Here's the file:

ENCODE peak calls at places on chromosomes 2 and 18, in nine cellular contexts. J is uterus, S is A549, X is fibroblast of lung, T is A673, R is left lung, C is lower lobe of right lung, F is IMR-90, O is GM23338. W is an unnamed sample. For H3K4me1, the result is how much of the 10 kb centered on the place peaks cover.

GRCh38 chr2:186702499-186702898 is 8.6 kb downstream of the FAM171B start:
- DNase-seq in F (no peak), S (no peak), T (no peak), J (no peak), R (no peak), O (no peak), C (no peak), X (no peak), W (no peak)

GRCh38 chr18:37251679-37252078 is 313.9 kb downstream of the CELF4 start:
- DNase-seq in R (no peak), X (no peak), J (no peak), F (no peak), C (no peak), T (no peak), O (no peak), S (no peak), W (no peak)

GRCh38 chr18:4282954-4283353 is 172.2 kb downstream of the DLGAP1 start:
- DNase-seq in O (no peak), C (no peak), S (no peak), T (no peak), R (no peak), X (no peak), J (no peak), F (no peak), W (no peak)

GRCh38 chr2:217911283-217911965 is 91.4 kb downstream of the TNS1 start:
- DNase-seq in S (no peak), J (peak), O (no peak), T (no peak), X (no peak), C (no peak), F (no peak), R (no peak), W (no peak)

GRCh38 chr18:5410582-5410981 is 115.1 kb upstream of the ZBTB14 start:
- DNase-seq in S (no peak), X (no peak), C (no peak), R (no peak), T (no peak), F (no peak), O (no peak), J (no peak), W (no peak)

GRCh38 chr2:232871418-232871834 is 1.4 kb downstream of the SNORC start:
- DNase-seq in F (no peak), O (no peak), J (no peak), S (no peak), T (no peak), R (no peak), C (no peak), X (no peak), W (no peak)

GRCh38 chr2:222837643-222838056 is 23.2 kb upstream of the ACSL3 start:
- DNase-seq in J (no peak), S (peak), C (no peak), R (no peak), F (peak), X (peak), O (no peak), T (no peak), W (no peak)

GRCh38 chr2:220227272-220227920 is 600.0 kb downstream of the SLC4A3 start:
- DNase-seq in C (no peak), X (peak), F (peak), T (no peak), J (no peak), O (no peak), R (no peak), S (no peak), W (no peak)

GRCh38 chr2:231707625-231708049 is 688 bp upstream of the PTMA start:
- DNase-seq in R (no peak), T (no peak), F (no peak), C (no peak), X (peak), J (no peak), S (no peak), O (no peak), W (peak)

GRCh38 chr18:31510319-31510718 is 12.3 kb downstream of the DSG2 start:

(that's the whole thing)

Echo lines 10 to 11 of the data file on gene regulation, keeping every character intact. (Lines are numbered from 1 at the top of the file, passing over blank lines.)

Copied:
GRCh38 chr18:5410582-5410981 is 115.1 kb upstream of the ZBTB14 start:
- DNase-seq in S (no peak), X (no peak), C (no peak), R (no peak), T (no peak), F (no peak), O (no peak), J (no peak), W (no peak)